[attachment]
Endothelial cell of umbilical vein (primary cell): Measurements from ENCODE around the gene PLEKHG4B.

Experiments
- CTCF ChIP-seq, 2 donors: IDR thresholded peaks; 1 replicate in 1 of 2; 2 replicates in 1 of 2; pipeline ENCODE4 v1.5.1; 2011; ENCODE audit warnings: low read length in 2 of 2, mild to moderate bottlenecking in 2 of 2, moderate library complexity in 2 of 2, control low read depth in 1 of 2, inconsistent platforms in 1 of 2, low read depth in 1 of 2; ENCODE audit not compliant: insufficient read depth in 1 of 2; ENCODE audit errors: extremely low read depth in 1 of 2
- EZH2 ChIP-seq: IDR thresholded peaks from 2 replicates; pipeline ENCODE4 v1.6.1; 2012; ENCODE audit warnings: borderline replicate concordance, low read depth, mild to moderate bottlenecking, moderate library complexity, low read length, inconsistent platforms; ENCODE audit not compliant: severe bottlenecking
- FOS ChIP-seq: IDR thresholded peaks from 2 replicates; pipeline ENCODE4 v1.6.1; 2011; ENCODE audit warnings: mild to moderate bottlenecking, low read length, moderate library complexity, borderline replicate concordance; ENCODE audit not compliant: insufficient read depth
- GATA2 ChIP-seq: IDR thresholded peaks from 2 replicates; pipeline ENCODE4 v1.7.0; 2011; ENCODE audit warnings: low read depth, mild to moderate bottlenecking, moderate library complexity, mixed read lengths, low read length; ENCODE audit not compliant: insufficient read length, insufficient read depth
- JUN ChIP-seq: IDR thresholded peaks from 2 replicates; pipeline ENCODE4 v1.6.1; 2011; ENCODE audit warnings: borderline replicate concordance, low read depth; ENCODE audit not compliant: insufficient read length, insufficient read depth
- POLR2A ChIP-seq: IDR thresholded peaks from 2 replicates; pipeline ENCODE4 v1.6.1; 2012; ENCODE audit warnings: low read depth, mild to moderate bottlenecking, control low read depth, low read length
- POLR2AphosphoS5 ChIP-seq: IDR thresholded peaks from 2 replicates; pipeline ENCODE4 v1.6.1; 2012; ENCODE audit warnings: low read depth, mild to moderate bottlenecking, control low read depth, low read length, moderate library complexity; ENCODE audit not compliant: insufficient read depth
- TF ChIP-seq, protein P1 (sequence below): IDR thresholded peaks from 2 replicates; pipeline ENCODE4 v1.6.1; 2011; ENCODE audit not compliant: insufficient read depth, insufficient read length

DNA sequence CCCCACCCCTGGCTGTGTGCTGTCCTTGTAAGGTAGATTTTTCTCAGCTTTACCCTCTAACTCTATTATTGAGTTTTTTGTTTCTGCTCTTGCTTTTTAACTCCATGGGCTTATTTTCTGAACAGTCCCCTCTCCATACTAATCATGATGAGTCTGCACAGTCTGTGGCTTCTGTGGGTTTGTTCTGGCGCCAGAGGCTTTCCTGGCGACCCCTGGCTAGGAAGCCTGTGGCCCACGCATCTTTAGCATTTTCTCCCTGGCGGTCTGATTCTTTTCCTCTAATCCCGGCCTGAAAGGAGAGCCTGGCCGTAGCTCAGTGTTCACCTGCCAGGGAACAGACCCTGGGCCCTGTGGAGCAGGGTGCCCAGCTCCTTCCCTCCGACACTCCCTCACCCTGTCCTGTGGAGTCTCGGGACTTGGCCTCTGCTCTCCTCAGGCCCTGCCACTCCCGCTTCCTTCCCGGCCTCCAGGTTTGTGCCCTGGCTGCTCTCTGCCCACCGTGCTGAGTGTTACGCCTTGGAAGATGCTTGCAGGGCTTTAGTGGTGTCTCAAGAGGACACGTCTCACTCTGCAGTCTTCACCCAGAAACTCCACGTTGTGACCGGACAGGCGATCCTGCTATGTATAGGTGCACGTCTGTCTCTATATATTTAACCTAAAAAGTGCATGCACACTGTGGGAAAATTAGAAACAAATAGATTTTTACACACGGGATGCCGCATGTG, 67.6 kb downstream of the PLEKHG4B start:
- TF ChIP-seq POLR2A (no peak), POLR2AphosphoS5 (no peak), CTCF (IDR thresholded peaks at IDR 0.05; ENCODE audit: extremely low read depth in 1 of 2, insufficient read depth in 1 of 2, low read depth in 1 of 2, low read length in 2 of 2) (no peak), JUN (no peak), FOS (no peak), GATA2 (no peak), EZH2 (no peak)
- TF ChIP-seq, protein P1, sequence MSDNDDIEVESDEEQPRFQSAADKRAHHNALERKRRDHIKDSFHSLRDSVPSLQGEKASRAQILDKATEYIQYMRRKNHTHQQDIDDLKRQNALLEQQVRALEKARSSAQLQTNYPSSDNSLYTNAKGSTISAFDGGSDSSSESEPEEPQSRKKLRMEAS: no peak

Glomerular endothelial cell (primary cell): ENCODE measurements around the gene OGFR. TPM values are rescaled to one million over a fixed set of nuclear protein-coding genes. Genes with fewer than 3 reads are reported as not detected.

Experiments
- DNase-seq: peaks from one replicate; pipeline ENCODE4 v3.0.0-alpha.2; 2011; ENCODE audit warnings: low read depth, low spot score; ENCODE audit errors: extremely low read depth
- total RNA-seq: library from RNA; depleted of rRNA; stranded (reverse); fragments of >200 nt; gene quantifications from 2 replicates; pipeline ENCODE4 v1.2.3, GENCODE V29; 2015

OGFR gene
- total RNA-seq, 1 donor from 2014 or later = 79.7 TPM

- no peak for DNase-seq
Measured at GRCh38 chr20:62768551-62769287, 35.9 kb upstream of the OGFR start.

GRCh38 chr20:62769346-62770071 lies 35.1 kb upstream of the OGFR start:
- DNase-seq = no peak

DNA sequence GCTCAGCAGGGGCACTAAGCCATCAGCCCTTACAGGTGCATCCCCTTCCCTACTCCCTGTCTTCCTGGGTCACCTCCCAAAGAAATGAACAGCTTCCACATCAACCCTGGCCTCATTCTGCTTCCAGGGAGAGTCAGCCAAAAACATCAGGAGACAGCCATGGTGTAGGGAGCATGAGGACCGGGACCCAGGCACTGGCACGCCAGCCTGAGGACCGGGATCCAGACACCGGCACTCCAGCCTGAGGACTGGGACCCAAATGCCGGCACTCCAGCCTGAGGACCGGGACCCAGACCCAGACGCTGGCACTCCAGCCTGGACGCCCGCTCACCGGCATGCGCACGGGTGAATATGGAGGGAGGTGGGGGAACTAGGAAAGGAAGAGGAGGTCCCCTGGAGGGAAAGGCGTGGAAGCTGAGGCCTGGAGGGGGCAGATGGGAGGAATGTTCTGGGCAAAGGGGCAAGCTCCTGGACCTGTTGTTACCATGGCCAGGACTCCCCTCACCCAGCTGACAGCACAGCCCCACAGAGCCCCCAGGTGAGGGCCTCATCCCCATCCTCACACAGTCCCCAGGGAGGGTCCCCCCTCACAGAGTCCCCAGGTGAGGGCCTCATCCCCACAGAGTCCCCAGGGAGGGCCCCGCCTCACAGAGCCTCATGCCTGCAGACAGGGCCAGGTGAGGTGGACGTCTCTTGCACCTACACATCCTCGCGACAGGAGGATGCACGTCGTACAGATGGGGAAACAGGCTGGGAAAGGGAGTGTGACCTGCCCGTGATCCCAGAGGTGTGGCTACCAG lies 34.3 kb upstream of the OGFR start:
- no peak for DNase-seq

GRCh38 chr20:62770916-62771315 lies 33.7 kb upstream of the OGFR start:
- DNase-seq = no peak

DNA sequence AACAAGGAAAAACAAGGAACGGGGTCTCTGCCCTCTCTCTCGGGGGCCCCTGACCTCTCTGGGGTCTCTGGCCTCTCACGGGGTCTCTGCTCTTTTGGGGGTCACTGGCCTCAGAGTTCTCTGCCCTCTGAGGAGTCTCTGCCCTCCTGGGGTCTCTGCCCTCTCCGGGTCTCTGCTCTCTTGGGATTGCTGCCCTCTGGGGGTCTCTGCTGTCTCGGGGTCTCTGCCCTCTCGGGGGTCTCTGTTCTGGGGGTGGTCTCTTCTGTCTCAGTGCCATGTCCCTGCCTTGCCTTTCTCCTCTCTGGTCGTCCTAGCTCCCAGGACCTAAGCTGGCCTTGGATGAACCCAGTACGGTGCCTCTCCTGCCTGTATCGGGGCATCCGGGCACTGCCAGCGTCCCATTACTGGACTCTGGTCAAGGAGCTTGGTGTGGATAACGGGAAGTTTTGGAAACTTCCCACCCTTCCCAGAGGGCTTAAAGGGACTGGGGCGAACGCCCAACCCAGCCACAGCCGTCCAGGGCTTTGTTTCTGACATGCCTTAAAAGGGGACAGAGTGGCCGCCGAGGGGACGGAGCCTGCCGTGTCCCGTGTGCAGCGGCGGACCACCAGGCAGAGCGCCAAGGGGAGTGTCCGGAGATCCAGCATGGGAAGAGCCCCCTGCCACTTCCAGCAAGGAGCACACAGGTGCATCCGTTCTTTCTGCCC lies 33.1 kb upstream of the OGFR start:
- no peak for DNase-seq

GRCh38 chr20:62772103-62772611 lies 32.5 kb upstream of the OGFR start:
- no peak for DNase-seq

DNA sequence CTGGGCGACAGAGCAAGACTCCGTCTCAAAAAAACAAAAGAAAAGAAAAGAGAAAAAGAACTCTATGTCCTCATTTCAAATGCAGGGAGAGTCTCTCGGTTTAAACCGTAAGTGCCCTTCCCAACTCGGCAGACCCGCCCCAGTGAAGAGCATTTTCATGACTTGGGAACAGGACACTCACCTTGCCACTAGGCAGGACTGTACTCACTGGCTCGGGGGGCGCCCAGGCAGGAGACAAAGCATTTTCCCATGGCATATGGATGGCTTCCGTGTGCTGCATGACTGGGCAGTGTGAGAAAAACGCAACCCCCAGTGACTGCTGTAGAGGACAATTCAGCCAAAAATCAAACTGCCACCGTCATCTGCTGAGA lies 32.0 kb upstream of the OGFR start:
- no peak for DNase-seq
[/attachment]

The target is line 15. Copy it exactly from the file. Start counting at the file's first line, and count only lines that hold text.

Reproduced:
Experiments